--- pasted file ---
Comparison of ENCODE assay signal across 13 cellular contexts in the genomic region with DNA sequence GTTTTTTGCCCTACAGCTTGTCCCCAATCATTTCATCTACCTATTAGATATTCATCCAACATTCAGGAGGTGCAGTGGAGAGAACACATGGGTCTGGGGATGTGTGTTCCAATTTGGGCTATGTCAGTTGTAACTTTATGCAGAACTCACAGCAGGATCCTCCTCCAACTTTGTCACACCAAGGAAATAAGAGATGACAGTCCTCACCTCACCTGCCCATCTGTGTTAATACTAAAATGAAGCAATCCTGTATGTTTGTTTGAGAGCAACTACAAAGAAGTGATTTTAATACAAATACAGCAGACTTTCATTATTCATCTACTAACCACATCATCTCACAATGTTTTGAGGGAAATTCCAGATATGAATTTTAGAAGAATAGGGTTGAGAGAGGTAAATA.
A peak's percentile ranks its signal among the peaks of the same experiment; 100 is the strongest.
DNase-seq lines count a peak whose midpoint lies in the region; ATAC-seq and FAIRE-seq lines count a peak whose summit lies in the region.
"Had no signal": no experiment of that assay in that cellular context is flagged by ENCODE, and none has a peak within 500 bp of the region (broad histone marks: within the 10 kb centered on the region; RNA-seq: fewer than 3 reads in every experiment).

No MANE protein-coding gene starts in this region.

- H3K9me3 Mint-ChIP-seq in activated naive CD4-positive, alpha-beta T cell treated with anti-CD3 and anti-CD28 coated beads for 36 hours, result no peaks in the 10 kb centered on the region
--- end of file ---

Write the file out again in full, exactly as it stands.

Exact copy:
Comparison of ENCODE assay signal across 13 cellular contexts in the genomic region with DNA sequence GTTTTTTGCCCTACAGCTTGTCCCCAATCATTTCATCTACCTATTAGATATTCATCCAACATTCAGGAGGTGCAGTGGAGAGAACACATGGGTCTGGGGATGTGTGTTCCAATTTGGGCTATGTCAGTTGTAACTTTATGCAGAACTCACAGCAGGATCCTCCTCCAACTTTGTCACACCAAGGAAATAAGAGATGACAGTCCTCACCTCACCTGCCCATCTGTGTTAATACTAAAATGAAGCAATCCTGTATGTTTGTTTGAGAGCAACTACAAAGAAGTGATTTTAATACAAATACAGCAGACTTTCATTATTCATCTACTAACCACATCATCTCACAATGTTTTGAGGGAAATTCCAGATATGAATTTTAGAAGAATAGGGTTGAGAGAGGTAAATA.
A peak's percentile ranks its signal among the peaks of the same experiment; 100 is the strongest.
DNase-seq lines count a peak whose midpoint lies in the region; ATAC-seq and FAIRE-seq lines count a peak whose summit lies in the region.
"Had no signal": no experiment of that assay in that cellular context is flagged by ENCODE, and none has a peak within 500 bp of the region (broad histone marks: within the 10 kb centered on the region; RNA-seq: fewer than 3 reads in every experiment).

No MANE protein-coding gene starts in this region.

- H3K9me3 Mint-ChIP-seq in activated naive CD4-positive, alpha-beta T cell treated with anti-CD3 and anti-CD28 coated beads for 36 hours, result no peaks in the 10 kb centered on the region